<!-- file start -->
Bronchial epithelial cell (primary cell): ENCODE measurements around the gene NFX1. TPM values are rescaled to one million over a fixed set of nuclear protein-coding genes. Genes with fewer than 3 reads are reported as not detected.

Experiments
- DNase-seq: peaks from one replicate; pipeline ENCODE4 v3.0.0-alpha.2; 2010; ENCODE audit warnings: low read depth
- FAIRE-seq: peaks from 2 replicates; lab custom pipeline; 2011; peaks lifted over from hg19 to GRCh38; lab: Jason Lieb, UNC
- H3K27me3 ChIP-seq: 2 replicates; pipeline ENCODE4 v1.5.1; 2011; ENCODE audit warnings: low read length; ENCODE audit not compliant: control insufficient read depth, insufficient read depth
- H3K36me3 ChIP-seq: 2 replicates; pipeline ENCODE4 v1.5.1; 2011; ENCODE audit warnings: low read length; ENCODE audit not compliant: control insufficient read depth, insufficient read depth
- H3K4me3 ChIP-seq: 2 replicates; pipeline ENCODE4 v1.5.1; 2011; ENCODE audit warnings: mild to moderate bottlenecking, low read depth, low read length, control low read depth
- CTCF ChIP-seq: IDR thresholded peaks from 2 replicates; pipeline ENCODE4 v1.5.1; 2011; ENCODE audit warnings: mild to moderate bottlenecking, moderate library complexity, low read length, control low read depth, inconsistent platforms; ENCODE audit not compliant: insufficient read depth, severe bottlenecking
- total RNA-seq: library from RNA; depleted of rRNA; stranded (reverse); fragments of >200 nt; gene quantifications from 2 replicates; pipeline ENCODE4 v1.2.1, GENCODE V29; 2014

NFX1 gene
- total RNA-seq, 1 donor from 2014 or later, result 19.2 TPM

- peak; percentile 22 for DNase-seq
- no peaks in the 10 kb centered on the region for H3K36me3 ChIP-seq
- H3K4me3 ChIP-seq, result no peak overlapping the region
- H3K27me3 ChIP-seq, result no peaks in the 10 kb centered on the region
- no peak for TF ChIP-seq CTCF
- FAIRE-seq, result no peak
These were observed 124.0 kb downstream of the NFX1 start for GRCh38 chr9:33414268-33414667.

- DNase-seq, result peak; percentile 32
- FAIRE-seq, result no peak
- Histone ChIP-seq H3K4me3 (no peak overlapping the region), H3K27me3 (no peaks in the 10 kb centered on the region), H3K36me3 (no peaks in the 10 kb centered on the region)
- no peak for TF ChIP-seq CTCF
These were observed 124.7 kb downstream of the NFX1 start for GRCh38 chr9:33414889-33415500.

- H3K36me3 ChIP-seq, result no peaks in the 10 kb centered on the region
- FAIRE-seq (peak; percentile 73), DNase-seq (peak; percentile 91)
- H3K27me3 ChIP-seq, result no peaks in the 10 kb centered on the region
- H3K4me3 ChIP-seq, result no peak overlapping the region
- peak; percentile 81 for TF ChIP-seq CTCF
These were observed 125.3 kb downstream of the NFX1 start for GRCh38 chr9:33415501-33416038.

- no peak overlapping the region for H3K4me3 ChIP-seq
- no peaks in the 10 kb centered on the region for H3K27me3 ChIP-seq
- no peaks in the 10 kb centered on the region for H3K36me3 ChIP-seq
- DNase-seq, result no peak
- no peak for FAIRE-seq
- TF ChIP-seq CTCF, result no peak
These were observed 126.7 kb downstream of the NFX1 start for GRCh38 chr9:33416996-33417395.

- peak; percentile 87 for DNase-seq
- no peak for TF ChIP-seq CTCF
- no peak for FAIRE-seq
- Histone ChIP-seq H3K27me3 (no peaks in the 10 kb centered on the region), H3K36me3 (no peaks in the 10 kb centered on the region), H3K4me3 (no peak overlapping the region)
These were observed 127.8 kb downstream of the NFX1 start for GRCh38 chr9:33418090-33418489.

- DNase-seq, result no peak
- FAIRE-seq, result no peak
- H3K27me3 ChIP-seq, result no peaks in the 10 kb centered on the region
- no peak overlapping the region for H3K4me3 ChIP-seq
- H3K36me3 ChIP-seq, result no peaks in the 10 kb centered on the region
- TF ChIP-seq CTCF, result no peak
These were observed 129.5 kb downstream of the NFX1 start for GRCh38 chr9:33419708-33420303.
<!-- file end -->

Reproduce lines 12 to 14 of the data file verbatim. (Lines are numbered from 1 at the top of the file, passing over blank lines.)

- peak; percentile 22 for DNase-seq
- no peaks in the 10 kb centered on the region for H3K36me3 ChIP-seq
- H3K4me3 ChIP-seq, result no peak overlapping the region